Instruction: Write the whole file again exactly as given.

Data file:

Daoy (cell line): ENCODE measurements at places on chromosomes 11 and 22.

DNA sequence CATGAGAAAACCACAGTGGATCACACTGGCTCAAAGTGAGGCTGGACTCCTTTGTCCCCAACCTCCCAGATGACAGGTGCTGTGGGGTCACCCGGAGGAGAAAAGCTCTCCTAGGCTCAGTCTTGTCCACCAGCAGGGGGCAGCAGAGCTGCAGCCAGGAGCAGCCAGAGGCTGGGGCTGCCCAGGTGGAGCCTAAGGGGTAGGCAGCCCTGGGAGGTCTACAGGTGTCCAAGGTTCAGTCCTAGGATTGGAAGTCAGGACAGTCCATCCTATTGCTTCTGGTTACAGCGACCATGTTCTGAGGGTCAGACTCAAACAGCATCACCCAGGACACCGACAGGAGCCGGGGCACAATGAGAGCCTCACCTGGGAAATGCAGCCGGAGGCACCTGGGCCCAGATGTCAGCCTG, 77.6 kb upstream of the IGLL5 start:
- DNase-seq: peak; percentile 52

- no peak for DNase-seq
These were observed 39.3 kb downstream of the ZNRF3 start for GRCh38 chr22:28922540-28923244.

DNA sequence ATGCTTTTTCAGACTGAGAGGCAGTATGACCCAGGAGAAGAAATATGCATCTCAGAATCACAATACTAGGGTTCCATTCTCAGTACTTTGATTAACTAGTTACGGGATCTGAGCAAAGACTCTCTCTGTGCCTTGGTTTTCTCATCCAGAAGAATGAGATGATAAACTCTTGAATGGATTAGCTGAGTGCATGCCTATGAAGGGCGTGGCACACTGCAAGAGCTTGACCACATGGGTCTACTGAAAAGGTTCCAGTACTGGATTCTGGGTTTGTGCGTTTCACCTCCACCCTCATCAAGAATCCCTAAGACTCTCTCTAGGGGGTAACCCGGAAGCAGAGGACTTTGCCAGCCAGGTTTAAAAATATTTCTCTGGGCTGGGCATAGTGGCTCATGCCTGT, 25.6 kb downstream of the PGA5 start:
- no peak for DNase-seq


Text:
Daoy (cell line): ENCODE measurements at places on chromosomes 11 and 22.

DNA sequence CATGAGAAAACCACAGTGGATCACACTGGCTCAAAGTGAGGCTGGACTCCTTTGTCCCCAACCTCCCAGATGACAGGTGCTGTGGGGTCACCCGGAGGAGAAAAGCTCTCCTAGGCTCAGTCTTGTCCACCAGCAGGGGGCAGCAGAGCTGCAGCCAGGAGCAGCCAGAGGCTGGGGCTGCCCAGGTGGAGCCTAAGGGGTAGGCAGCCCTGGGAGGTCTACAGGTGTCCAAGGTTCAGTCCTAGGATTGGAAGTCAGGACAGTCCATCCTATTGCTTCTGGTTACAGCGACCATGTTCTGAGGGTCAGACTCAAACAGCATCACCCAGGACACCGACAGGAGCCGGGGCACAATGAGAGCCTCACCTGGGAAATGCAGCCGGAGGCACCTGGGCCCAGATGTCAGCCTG, 77.6 kb upstream of the IGLL5 start:
- DNase-seq: peak; percentile 52

- no peak for DNase-seq
These were observed 39.3 kb downstream of the ZNRF3 start for GRCh38 chr22:28922540-28923244.

DNA sequence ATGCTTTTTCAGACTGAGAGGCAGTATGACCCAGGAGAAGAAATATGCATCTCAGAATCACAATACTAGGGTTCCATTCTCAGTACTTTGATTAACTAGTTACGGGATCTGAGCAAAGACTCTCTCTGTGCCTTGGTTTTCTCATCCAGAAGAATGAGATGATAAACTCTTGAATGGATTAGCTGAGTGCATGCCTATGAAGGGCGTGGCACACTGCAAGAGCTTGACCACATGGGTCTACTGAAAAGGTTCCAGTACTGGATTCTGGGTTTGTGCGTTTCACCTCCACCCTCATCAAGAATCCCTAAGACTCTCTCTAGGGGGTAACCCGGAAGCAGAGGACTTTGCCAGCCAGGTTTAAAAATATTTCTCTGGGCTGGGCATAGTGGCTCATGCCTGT, 25.6 kb downstream of the PGA5 start:
- no peak for DNase-seq